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Friday, January 28, 2022

New Year Honours 2021: BEMs: Two teenage sisters from Arnold among British Empire Medal award winners


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Two teenage sisters from Arnold who set up their own charity to protect the environment have been awarded British Empire Medals in the Queen’s New Year’s Honours.

The list, published every December 31, marks the achievements and service of ‘extraordinary people’ across the United Kingdom.

Being given the honour are Arnold sisters Amy Meek, 18, and her sister Ella Meek, 16, for their voluntary service to the natural environment.

They set up the charity Kids Against Plastic in February 2016 and have watched it grow while juggling school life and homework.

The pair say scenes of beaches and beauty spots swarming with discarded plastic prompted them to act when they were still children.

Both sisters were home-schooled by their parents for three years and travelled across Europe and the UK in a caravan, where they saw first-hand the problems blighting the planet.

Their campaign to protect the earth has seen 1,300 schools sign up to reduce their plastic use and delivering sessions on how to make a difference.

Amy and Ella Meek
Ella, left and Amy Meek (PHOTO: instagram/kidsagainstplastic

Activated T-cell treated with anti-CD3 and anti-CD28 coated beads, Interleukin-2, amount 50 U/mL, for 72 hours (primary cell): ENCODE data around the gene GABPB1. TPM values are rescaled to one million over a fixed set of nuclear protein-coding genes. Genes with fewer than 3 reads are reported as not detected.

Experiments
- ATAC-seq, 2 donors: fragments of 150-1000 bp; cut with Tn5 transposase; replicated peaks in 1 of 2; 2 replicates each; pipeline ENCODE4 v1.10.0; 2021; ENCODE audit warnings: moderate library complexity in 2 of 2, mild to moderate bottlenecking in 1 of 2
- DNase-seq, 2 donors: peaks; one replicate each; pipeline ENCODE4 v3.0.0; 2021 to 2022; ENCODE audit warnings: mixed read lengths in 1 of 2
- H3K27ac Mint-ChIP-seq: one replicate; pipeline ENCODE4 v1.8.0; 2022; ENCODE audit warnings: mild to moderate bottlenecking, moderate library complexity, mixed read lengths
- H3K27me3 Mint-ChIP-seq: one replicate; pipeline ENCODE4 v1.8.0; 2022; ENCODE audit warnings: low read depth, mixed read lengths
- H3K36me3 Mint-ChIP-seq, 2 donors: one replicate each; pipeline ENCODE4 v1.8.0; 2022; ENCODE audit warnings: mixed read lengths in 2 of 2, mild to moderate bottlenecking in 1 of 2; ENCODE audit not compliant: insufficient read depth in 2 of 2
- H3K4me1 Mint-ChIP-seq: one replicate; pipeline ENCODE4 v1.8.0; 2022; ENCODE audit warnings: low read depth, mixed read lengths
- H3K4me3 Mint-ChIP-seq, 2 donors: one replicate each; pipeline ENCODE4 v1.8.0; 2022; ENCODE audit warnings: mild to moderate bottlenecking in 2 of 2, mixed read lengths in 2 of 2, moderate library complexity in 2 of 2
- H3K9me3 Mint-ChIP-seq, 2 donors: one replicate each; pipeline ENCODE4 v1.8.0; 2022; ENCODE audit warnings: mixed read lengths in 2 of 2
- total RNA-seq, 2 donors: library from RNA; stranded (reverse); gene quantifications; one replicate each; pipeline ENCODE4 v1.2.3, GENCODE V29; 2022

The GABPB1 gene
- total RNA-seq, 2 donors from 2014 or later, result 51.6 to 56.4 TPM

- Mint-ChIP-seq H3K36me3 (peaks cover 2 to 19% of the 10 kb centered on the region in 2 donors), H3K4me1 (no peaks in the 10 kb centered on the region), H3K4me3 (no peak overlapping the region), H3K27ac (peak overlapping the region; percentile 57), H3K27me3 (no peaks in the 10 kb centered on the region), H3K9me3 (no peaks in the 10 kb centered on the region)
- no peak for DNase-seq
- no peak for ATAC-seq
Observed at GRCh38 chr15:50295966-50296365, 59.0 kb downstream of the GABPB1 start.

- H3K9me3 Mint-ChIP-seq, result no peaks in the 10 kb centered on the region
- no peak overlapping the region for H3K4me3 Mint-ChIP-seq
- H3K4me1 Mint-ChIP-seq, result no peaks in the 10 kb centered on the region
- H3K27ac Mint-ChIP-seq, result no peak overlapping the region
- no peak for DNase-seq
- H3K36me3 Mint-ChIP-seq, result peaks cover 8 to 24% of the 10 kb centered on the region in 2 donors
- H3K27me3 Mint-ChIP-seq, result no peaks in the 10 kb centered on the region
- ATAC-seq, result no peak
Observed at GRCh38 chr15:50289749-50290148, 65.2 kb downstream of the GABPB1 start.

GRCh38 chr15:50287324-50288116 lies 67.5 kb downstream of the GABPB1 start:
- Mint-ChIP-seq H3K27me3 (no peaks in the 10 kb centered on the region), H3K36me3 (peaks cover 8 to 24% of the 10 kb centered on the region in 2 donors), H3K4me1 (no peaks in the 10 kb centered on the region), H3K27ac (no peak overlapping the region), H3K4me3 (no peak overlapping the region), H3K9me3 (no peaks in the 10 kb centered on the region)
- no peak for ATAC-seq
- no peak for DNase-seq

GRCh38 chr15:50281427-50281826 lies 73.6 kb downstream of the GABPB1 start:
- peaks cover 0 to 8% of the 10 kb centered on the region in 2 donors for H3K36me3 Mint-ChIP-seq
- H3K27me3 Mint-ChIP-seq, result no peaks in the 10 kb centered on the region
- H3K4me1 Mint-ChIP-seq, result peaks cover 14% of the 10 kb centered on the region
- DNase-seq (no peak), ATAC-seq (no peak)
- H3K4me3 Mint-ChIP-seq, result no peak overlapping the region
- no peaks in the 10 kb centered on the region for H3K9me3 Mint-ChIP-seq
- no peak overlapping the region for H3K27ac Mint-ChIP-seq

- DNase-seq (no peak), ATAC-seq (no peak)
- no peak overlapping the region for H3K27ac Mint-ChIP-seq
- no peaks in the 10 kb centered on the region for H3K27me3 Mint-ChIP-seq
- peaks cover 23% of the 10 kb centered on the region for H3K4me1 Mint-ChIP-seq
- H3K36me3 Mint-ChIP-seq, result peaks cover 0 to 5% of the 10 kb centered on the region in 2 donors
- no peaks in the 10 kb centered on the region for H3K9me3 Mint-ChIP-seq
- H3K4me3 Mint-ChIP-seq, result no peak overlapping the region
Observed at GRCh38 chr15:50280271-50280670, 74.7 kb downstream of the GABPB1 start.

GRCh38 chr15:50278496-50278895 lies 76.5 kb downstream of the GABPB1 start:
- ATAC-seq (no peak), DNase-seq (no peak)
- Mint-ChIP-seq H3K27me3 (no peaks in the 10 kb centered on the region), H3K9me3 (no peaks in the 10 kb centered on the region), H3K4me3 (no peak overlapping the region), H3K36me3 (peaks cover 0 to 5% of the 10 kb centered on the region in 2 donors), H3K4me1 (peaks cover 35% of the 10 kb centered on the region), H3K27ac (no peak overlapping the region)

They have also collected more than 98,000 pieces of discarded plastic themselves and got the subject of plastic pollution raised in Parliament.

The Department for Environment, Food and Rural Affairs has since commissioned a national review by young people of environment and climate policy.

Amy Meek told the Local Democracy Reporting Service: “We have always had that love for nature and the environment.

“But when we spent this time travelling it shocked us. We would go to these beautiful beaches in France, and you would always see plastic pollution.

“When you are aware of it, it is really hard to ignore it. People were destroying the place they came to enjoy.

“It is about education. It is about engaging young people about these issues. When we are adults, you have bad habits, and it is hard to change that.

“But some adults have changed their attitudes because their kids come home and tell them about plastics.

“Plastic pollution is not going away. It is a persistent problem.”

Both are delighted with the award, but said it came as a massive surprise.

Amy added: “It is such an honour and a privilege at the age we are, but it is just a passion to protect the environment. We were not expecting recognition or any awards.”

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